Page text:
Sir Gordon Conway is optimistic about feeding the world’s undernourished by 2050.

Gordon Conway

Decades after the Green Revolution, food shortages, high prices, poverty and hunger continue. It is estimated that there are presently just under one billion chronically hungry people in the world. We also face the probability of repeated food price spikes and a continuing upward trend in food prices, and the challenge of feeding a growing global population in the face of a wide range of adverse factors, including climate change. Our global food security challenges are daunting.

This month, I joined the 2012 World Food Prize Borlaug Dialogue in Des Moines, Iowa, as a panellist and in my capacity as a World Food Prize council member. The focus was on the role of partnerships and their importance in confronting hunger challenges by driving forward research, science, education and business.

Starting on Wednesday Oct 17, a three-day discussion addressed critical questions around a ‘Partnerships and Priorities’ theme, such as lessons learned from existing partnerships, how to leverage these so that we are closer to where we want to be, and the critical steps needed to transform the food security agenda.

The 2012 World Food Prize was awarded to Dr. Daniel Hillel, an Israeli scientist who developed drip irrigation, bringing water to crops in dry-land regions, and whose water management concepts, endorsed by the United Nations, have impacted the lives of millions and bridged cultural and religious divides. The discussions that then ensued focused on forging new models of collaboration to transform the food security agenda, empowering smallholder farmers, and agricultural innovation.

New chapter

My personal contribution as a speaker at the World Food Prize is best expressed in my latest book, which poses the question: Can we feed the world?

To which I reply with a qualified “yes.”

I set out the qualifications to this optimism in the last chapter; all are critical if we are to be able to feed one billion chronically hungry and achieve a food secure world in 2050.

Though I believe there is reason for optimism, we will only succeed if we accept that agricultural development is the best route to achieving sustainable economic growth in developing countries, and agricultural development that is highly productive, stable, resilient and equitable.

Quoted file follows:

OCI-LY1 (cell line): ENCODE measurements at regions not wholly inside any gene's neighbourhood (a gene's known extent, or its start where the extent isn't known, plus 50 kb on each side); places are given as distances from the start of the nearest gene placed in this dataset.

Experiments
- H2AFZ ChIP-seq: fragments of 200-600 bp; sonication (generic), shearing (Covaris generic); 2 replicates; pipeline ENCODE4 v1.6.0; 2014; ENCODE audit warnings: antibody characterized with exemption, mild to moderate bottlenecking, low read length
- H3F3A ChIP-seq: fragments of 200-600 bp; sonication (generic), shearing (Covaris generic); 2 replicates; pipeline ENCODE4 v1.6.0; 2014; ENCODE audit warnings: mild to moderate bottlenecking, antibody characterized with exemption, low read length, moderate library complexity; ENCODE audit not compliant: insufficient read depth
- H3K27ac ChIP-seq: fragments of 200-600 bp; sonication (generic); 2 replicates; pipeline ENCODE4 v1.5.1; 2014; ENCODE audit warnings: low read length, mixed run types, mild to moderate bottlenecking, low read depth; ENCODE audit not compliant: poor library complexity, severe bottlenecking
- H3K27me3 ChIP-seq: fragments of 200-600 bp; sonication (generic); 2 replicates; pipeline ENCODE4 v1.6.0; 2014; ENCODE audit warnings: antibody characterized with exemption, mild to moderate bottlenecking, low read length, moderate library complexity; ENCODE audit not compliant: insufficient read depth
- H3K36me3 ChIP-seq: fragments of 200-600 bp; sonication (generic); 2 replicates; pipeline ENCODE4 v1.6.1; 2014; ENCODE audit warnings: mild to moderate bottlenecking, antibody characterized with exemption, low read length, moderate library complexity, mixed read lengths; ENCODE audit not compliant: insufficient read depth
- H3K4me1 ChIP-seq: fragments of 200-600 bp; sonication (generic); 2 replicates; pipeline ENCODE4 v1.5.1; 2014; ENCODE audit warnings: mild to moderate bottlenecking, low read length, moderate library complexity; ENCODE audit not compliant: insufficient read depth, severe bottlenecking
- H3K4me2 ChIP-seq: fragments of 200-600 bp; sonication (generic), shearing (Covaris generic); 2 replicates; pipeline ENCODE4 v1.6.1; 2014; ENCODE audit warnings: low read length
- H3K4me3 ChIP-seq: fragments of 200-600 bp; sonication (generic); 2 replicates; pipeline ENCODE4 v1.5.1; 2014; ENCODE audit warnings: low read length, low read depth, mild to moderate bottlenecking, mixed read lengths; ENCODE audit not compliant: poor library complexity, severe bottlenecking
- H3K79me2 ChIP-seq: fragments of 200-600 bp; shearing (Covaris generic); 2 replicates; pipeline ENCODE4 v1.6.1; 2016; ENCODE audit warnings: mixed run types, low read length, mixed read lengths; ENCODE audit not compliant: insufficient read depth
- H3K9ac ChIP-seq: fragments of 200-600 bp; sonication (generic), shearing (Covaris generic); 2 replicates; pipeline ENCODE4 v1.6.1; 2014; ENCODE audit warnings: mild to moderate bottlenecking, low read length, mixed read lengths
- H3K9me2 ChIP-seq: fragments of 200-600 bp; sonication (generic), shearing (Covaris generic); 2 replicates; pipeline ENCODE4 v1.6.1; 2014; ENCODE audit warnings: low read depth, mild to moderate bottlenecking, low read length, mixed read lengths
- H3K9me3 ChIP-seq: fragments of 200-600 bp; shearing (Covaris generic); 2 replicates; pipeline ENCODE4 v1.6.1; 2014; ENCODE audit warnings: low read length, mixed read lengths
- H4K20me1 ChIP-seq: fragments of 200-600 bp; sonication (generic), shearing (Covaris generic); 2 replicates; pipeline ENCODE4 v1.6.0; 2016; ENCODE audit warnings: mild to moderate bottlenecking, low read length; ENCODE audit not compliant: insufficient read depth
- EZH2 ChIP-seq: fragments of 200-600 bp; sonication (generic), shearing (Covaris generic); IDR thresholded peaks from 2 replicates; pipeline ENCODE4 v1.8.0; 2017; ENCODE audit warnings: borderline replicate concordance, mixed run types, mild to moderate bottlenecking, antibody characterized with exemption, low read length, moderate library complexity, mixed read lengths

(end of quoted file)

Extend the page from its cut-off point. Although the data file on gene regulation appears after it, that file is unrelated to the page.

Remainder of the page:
With this in mind, we need to focus our efforts on implementing necessary actions across four areas: innovation, markets, people and political leadership. If we provide sufficient aid and investment, utilise new technologies, create fair and efficient markets, and particularly if we harness the power of women as farmers and as nutritionists, as well as tackle climate change, we can feed the world.

This is indeed a tall order, especially because many efforts so far have been lukewarm. For example, international policy discussions, such as the UNFCCC climate negotiations, have not generally supported agricultural climate change mitigation for developing countries. In the near future, we’ll need leaders that invest in, prioritise, and endorse agricultural development and food security, making key partnerships between the public and private sector possible and easier to secure.

In light of the World Food Prize discussions and increasing urgency to tackle interacting challenges holistically, I am hopeful that out of these conversations will come a sense of responsibility – so that the world’s most vulnerable are not victims of our failure to act.

About Gordon Conway

Sir Gordon Conway is Professor of International Development at Imperial College and leads the Agriculture for Impact programme at Imperial’s Centre for Environmental Policy, advocating more European government support for agricultural development in sub-Saharan Africa.

His latest book One billion hungry: can we feed the world? is published by Cornell University Press and is available now.

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